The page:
If you want for the rapid pace of innovation in datacenter networking to continue, then you had better hope that the hyperscalers and major public cloud builders don’t run out of money.
That is because it is their collective appetite for bandwidth is paying for the network ASIC, switch, and transceiver makers to push the envelope on technology, and it is their extreme stinginess that is forcing those suppliers to push down the cost of successive generations of wares – two things that the rest of the IT sector eventually benefits from in the trickle down that is one of the core founding principles of The Next Platform.
Without those aggressive decreases in the cost of networking, the hyperscalers and cloud builders won’t buy technology, and we don’t want to think about what happens when they stop buying. That means very bad things for compute, storage and networking because Moore’s Law never did exist in a vacuum. The reason it works is not because transistors and storage media keep getting cheaper, as if there was some force of physics driving it, but because someone buys the new technology when it gets cheaper.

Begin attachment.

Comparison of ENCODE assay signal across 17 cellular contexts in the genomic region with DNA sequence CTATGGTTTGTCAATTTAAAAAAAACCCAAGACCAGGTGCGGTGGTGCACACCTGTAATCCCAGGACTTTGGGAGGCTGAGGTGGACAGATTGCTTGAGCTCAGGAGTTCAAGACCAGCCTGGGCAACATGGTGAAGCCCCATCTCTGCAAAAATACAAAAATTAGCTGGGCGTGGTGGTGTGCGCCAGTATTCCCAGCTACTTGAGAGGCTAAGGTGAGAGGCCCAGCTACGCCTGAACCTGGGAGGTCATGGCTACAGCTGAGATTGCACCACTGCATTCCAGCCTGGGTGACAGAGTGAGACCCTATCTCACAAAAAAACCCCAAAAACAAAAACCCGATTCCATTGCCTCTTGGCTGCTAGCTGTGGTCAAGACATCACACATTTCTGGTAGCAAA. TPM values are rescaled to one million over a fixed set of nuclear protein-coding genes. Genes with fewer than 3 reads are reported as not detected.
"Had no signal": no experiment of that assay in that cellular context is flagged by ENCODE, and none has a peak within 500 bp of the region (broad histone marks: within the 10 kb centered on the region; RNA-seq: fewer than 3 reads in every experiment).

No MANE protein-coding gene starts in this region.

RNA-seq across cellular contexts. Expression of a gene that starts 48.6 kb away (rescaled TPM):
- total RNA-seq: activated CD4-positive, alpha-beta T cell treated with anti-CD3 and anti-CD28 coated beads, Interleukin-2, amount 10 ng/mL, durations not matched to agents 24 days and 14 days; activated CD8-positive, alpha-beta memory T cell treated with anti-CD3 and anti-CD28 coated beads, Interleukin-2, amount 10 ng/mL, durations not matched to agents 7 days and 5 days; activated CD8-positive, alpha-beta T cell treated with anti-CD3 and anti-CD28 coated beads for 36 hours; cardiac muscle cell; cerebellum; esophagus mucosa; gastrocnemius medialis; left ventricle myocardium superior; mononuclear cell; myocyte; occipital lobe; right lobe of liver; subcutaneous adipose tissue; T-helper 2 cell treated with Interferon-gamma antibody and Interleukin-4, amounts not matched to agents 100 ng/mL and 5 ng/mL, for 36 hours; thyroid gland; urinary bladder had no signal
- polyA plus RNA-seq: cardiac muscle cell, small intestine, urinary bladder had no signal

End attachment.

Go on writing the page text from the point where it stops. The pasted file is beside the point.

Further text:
No buyer, no Moore’s Law. And the funny thing about hyperscalers and their cloud building peers is that they will not pay a premium for a premium technology. They expect technologies to improve at that Moore’s Law pace and they will not upgrade to a new technology until the cost per unit of capacity falls well below that of a current technology.